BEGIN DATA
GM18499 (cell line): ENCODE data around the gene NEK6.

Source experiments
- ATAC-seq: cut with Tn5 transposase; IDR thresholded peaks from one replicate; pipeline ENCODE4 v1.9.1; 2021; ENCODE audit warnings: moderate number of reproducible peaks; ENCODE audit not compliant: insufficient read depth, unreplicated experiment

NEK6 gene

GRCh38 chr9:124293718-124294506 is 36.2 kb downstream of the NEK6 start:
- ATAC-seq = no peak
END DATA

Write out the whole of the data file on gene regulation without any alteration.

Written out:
GM18499 (cell line): ENCODE data around the gene NEK6.

Source experiments
- ATAC-seq: cut with Tn5 transposase; IDR thresholded peaks from one replicate; pipeline ENCODE4 v1.9.1; 2021; ENCODE audit warnings: moderate number of reproducible peaks; ENCODE audit not compliant: insufficient read depth, unreplicated experiment

NEK6 gene

GRCh38 chr9:124293718-124294506 is 36.2 kb downstream of the NEK6 start:
- ATAC-seq = no peak